FRANKFURT/LONDON (Reuters) - Vodafone was discussing a bid of about $10 billion with Germany's No. 1 cable operator Kabel Deutschland and was confident its raised all-cash offer and absence of antitrust issues put it in a better position than rival Liberty Global, two sources familiar with its thinking said on Wednesday.
Liberty Global , which owns Unity Media, Germany's No. 2 cable operator, made an 85-euros-a-share offer on Tuesday, two people familiar with the matter said, just days after sources said Vodafone had offered 81-82 euros a share or 7.2 billion euros ($9.6 billion) in cash.
Vodafone is now mulling an offer of about 85-86 euros a share, or at least 7.5 billion euros, a separate source close to the company told Reuters on Wednesday.
The British mobile operator had considered raising its initial offer before Liberty Global joined the bidding race, one source close to the matter said last week.
Vodafone wants to buy the cable company so that it can offer television, fixed line and broadband services to more of its mobile customers, while Liberty Global wants more consolidation in one of its best performing markets.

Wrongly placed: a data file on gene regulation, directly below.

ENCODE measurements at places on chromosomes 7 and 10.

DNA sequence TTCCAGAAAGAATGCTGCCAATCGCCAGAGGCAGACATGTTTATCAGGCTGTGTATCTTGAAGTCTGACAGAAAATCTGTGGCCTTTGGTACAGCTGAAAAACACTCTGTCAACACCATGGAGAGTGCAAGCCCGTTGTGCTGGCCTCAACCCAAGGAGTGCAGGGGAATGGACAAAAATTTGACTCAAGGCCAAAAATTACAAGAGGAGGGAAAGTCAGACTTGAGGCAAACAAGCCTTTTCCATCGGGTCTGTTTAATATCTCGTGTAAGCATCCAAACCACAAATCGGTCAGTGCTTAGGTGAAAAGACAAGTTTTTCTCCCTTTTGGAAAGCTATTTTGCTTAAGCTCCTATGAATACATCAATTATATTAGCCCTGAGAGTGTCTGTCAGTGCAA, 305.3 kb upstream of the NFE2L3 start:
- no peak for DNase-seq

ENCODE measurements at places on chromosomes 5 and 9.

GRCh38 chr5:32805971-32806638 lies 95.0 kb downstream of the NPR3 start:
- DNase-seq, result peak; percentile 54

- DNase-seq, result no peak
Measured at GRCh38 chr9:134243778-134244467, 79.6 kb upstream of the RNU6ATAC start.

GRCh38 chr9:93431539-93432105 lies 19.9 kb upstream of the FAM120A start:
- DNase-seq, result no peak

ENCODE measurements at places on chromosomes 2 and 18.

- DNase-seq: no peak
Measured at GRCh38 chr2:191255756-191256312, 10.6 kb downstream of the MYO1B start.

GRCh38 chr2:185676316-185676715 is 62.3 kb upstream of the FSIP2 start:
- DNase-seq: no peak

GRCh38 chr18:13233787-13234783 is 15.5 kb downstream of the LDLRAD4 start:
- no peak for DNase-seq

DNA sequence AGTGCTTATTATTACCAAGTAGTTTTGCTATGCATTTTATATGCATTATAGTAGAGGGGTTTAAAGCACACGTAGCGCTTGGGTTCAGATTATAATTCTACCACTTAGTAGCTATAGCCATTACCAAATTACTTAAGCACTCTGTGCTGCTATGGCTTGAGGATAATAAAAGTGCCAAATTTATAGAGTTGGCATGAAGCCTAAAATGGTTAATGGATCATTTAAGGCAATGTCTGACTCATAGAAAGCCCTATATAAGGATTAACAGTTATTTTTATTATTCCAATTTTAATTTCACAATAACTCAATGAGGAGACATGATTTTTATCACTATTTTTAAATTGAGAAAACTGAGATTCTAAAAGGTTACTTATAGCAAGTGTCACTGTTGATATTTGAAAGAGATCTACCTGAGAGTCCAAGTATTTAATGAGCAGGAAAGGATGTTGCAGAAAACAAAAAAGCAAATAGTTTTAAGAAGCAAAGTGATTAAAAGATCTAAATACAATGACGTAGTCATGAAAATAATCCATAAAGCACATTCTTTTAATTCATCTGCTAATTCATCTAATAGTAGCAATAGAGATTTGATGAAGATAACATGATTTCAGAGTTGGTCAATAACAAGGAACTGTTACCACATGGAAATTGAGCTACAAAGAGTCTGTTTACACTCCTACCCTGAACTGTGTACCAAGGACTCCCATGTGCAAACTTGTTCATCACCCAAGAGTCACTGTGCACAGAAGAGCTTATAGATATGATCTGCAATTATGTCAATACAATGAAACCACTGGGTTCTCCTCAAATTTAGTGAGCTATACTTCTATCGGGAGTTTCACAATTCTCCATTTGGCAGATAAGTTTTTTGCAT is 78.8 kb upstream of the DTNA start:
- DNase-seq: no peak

"Vodafone has told Kabel Deutschland they are working on an improved bid. There is still nothing concrete on the table," said one of the sources familiar Vodafone's thinking.
A third source said Vodafone was confident its offer would succeed as it has less risk and is all in cash.
"Kabel Deutschland shareholders are not keen to accept the risks of an offer which includes a share portion and the risk of waiting 9-12 months on regulatory approval," the person said.
A Liberty Global deal would be closely scrutinized by German monopoly watchdog. Germany's competition regulator in February blocked Kabel Deutschland's bid to take over smaller Berlin-based cable group Telecolumbus for 618 million euros.
Vodafone declined to comment and no one at Kabel Deutschland was immediately available to comment.
Kabel Deutschland shares were trading 0.5 percent higher at 85.90 euros by 6 a.m. ET, after hitting a high of 86.31 which values the group's equity at 7.6 billion euros.
(Reporting by Alexander Huebner and Harro ten Wolde in Frankfurt, and Sophie Sassard and Paul Sandle in London; Editing by Louise Ireland)